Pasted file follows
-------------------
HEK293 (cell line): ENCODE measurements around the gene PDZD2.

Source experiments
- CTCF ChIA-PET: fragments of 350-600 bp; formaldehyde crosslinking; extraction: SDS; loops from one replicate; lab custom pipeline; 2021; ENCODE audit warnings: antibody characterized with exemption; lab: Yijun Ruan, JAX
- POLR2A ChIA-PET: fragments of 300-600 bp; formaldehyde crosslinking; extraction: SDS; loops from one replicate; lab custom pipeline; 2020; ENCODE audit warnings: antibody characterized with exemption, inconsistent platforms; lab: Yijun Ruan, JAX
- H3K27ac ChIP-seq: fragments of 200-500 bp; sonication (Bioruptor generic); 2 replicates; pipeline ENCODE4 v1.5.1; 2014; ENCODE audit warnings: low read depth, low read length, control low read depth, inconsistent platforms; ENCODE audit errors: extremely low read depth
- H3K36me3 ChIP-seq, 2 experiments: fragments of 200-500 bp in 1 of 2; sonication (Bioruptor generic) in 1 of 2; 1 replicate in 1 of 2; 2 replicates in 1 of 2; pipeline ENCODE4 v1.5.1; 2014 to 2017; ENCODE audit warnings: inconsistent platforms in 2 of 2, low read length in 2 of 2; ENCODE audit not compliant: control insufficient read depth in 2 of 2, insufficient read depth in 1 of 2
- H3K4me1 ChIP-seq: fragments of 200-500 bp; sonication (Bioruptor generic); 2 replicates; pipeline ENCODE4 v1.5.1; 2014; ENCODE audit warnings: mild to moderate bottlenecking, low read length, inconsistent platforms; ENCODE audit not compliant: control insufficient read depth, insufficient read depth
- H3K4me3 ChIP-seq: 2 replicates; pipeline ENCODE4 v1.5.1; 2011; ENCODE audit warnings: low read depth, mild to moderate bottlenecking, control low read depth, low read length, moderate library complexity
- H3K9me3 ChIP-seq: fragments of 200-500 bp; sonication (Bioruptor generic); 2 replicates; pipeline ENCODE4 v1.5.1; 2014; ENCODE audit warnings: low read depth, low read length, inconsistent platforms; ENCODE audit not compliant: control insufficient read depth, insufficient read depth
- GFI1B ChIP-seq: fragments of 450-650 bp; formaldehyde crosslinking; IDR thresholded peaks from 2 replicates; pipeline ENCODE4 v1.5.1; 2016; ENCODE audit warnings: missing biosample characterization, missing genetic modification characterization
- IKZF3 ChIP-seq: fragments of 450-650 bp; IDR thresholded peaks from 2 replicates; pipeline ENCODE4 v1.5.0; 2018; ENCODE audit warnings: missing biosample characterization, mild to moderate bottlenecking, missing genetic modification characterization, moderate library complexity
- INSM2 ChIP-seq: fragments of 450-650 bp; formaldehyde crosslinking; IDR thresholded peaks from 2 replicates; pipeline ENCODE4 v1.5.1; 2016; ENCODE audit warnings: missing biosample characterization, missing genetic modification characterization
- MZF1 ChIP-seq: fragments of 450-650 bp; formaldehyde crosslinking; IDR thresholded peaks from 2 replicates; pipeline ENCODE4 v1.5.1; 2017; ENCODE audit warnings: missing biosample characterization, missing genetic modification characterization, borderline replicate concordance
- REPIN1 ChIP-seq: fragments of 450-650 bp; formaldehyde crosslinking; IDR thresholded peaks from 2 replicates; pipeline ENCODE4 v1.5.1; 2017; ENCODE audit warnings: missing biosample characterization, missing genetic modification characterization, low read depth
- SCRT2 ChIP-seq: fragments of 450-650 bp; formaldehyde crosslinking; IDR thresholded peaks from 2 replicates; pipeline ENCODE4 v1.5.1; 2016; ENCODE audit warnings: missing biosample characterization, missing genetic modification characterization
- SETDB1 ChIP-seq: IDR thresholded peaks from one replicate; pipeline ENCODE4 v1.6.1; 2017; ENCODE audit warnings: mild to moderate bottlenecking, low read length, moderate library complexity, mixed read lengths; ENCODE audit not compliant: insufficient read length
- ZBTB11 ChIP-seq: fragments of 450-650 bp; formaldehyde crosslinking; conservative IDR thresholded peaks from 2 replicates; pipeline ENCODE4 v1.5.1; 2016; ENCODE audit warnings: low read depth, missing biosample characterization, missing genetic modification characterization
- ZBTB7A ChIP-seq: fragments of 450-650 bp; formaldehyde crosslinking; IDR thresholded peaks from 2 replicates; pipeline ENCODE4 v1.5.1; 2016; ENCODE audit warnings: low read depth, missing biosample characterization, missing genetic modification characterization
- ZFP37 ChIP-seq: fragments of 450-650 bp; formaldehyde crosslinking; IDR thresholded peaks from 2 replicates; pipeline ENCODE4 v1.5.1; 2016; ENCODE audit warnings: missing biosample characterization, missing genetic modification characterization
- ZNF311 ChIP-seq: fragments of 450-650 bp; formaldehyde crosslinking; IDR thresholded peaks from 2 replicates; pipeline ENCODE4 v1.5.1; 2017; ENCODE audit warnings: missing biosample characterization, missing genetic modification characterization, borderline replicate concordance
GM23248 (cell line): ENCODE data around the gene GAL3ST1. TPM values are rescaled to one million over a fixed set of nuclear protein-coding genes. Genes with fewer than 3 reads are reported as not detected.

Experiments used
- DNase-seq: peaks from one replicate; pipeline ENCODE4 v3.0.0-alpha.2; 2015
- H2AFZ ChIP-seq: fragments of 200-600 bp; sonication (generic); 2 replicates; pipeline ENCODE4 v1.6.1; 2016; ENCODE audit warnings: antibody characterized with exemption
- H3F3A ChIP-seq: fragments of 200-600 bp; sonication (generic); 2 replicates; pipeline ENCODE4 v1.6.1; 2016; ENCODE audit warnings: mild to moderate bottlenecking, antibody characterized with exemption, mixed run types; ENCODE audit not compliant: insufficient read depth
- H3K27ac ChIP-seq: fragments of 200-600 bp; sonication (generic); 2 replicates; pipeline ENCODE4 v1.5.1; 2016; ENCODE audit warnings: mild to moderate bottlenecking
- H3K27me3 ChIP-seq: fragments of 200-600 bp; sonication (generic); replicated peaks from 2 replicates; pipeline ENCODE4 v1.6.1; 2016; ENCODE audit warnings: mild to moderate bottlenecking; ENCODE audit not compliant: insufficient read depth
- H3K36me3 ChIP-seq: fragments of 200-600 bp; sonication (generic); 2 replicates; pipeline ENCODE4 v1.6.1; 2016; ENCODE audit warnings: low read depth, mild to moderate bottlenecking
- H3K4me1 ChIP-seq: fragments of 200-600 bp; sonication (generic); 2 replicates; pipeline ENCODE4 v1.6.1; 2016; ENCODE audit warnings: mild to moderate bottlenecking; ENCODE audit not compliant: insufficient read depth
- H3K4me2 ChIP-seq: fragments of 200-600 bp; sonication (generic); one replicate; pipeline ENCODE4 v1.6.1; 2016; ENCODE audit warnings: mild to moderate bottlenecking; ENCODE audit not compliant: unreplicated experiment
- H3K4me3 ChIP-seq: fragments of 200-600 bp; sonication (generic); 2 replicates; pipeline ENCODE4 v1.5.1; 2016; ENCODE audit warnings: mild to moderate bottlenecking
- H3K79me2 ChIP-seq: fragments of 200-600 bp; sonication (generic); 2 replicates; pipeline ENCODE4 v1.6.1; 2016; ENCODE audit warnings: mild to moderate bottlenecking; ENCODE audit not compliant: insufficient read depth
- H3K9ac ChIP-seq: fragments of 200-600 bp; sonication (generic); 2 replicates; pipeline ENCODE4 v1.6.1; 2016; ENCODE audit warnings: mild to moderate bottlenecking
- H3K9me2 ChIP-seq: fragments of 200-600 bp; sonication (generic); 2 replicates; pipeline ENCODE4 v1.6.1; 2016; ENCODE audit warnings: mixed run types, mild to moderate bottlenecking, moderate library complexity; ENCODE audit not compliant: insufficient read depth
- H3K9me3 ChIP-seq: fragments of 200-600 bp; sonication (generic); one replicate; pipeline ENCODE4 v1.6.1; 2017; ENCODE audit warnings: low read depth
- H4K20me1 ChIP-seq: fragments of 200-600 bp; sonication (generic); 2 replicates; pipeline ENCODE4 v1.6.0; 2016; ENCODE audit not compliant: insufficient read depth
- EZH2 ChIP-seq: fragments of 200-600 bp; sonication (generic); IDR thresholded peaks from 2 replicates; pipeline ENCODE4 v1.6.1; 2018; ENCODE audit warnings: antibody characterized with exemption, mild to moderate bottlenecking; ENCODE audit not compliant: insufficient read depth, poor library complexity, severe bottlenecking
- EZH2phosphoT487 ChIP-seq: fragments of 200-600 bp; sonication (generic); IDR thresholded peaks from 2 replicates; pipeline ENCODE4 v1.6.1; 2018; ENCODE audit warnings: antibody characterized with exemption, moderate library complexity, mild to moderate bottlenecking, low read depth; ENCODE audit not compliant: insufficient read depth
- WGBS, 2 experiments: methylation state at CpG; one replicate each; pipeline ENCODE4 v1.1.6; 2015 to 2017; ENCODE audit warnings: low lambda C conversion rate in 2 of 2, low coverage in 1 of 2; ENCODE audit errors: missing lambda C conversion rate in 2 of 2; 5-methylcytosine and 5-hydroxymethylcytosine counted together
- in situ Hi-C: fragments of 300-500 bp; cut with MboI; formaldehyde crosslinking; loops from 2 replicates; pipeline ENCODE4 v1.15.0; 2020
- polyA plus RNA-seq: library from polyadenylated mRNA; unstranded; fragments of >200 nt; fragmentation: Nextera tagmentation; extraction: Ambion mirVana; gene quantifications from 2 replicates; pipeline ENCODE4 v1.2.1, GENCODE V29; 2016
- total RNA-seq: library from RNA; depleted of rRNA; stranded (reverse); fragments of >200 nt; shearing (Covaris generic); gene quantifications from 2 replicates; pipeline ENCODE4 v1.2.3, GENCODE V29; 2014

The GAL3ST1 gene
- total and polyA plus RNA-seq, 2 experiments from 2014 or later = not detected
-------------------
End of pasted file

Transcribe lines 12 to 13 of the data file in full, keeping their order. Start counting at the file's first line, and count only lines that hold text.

- INSM2 ChIP-seq: fragments of 450-650 bp; formaldehyde crosslinking; IDR thresholded peaks from 2 replicates; pipeline ENCODE4 v1.5.1; 2016; ENCODE audit warnings: missing biosample characterization, missing genetic modification characterization
- MZF1 ChIP-seq: fragments of 450-650 bp; formaldehyde crosslinking; IDR thresholded peaks from 2 replicates; pipeline ENCODE4 v1.5.1; 2017; ENCODE audit warnings: missing biosample characterization, missing genetic modification characterization, borderline replicate concordance